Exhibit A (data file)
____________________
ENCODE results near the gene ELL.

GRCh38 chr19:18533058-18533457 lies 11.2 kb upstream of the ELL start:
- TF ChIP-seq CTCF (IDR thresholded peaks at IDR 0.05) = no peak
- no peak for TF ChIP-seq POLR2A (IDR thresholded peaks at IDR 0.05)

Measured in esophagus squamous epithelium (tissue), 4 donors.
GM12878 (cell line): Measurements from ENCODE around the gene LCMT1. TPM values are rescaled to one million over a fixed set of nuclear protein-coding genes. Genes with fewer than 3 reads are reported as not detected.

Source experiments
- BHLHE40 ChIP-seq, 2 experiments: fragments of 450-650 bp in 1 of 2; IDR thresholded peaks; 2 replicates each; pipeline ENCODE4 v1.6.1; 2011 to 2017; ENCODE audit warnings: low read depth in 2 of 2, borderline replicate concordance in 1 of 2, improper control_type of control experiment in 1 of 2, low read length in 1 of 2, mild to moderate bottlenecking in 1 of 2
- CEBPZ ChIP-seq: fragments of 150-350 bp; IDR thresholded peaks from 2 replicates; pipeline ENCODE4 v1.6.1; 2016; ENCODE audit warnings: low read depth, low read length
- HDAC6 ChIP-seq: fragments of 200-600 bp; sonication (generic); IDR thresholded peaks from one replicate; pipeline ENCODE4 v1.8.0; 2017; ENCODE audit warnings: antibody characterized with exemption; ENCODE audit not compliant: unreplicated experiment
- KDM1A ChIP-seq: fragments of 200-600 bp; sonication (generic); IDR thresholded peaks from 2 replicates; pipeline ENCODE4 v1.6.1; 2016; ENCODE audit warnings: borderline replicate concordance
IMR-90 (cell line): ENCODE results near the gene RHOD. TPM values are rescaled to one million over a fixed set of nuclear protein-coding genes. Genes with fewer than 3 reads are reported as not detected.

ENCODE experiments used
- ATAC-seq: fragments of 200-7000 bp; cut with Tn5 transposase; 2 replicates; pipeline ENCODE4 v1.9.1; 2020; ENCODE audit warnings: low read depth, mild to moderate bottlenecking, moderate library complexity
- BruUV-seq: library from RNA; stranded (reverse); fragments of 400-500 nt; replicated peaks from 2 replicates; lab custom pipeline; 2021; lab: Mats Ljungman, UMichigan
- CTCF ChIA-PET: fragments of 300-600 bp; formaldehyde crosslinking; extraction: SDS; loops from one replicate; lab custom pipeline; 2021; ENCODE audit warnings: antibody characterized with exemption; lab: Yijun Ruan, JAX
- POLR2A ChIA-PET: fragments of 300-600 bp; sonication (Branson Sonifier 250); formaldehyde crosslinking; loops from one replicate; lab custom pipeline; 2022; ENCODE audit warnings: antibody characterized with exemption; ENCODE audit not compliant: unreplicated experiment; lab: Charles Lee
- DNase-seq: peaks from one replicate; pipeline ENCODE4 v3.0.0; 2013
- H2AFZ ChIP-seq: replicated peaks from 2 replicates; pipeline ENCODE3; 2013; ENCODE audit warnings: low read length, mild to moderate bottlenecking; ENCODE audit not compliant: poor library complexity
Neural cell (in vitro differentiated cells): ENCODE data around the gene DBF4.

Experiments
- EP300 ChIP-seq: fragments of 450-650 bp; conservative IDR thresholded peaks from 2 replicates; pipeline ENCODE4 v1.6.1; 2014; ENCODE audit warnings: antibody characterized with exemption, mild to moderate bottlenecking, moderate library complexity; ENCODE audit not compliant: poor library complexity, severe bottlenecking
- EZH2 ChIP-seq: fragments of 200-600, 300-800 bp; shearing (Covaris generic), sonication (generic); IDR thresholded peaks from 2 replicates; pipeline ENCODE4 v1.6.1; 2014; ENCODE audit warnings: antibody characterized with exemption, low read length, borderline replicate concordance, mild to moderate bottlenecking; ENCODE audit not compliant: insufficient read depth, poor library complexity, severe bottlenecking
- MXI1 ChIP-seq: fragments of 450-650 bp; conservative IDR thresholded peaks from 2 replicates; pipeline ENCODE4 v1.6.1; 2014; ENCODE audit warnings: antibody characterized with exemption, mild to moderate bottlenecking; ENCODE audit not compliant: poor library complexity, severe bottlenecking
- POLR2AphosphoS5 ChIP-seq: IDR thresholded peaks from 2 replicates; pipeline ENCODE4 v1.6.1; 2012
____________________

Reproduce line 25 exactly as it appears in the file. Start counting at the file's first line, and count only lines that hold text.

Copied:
- POLR2AphosphoS5 ChIP-seq: IDR thresholded peaks from 2 replicates; pipeline ENCODE4 v1.6.1; 2012